Michael Gronager aka coinslayer, a developer of libcoin, announced today a fatal flaw in the code of NameCoin while he was analyzing it during his work of implementing NameCoin to the library. Read the full annoucement at BitcoinTalk. Here I quote just some really *palmface*-ish fragments of his discovery (emphases added by me). UPDATE: A hard-fork is planned, the only option to fix the issue.
„…when you look in the ConnectInputs method you find rules enforcing a fee, rules enforcing the 12 blocks, but NO RULES ENFORCING THE HASH! [namecoin.cpp line 1874-1907] ]. So any name_new can be used as input for ANY name. This means that the domain reservation is not enforced at all leaving namecoin completely open for domain opportunists…“
„…take an already registered name and update that with a new value. Now you would expect some code enforcing that only an input of that name can be update to another value – but NO! Again there is no enforcing of the core ruleset. So you can in fact update the value of any name in namecoin by any other input name. And after that you own it, or well, as much as you can actually own a name who anyone can update.“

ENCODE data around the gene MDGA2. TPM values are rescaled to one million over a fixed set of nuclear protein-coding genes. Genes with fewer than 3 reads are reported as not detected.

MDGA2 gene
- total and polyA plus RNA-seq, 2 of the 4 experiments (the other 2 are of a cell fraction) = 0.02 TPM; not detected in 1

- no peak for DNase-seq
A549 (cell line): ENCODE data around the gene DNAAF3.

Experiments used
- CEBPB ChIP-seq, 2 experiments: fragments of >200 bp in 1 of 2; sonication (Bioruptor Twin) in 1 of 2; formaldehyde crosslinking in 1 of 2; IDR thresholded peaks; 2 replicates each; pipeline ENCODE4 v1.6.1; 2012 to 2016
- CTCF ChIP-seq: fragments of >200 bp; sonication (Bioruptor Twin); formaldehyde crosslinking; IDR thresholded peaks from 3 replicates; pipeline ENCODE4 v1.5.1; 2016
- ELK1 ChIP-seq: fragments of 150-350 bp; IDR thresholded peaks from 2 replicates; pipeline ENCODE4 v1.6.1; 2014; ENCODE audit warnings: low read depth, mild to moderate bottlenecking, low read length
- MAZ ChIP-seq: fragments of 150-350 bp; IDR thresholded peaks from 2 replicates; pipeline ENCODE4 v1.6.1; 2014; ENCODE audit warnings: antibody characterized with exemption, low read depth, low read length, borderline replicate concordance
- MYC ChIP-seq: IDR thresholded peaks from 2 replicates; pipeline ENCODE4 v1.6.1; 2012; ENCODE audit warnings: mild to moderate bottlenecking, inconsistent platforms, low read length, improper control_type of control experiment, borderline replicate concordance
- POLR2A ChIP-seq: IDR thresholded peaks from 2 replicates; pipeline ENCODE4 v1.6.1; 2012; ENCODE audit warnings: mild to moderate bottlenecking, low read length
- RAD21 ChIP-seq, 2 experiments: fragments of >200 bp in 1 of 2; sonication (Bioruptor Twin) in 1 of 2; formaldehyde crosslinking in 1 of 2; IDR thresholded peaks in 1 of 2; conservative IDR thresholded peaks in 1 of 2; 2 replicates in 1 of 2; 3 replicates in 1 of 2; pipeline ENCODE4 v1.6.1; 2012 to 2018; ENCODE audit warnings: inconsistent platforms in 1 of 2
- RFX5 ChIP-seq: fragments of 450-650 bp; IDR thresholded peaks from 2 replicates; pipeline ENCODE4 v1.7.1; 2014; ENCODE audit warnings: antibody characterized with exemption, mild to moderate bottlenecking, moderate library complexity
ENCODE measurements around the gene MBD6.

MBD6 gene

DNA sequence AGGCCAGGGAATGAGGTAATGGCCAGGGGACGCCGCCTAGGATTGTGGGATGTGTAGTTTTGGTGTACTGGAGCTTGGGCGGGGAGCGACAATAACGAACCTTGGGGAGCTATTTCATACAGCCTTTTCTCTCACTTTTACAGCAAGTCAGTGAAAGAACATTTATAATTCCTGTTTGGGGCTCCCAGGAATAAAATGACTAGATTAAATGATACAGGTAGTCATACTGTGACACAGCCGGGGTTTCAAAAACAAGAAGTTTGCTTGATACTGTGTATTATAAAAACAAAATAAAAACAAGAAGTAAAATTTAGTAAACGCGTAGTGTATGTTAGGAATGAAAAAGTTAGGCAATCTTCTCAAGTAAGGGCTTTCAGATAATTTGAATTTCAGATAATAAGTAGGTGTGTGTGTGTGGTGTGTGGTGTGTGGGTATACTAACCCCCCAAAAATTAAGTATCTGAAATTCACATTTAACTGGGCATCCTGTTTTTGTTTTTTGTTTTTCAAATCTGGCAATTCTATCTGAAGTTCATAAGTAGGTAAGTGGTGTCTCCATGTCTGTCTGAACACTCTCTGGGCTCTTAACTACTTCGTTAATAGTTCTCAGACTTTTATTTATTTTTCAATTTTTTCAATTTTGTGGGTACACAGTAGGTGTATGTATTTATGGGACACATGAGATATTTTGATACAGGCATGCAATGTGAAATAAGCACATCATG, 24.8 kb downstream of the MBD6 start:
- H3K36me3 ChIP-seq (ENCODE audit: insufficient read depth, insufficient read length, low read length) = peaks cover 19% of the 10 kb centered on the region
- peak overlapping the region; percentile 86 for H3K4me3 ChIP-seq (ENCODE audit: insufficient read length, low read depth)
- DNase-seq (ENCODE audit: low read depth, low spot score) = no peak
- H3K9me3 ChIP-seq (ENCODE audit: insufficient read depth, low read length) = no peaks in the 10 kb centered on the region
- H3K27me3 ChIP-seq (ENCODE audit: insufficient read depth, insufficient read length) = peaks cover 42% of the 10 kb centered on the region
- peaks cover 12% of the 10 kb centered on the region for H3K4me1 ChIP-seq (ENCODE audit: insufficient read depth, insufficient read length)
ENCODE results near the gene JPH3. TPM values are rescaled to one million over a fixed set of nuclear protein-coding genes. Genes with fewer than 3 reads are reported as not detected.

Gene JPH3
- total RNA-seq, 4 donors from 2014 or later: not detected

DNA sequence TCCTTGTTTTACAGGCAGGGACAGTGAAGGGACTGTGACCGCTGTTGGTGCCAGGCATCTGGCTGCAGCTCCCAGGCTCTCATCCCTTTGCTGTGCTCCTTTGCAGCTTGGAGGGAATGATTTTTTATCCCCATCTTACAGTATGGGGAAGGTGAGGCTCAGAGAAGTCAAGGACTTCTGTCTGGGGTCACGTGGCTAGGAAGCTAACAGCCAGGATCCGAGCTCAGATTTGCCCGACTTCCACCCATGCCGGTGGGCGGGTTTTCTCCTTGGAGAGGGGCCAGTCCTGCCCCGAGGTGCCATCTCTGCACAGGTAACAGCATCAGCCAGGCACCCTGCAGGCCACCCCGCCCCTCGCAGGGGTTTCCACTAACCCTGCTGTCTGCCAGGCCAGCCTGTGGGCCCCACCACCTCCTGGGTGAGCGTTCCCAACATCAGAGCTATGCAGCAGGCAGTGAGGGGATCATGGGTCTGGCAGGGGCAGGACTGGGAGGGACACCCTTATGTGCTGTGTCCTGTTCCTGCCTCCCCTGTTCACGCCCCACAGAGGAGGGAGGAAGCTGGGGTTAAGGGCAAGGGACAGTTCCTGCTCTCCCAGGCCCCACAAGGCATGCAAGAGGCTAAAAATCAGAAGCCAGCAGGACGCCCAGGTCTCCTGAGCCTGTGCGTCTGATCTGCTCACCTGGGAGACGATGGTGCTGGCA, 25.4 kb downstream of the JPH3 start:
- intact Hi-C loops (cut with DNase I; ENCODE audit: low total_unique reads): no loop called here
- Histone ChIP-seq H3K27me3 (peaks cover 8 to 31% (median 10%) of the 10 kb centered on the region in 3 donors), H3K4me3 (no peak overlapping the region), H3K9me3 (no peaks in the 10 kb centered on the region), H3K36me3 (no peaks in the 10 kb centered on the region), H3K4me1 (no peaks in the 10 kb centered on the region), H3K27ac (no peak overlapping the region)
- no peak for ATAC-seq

…The final test was to try it out – (sorry) – I might had overlooked something, so, I changed the name_update algorithm to enable such takeovers, and did a: ./namecoind name_fakeupdate d/postmortem d/bitcoin „Namecoin died October the 15th 2013, coinslayer“. Try name_history on d/bitcoin and see for yourselves – there is no enforced integrity of the key value pairs in namecoin. So namecoin looses its entire purpose. The problem is that there is no fix to this – it is similar to being able to randomly take ownership of other peoples money, all the value is gone.“
UPDATE: A hardfork is planned in the near future, see details on the dot-bit forum for details.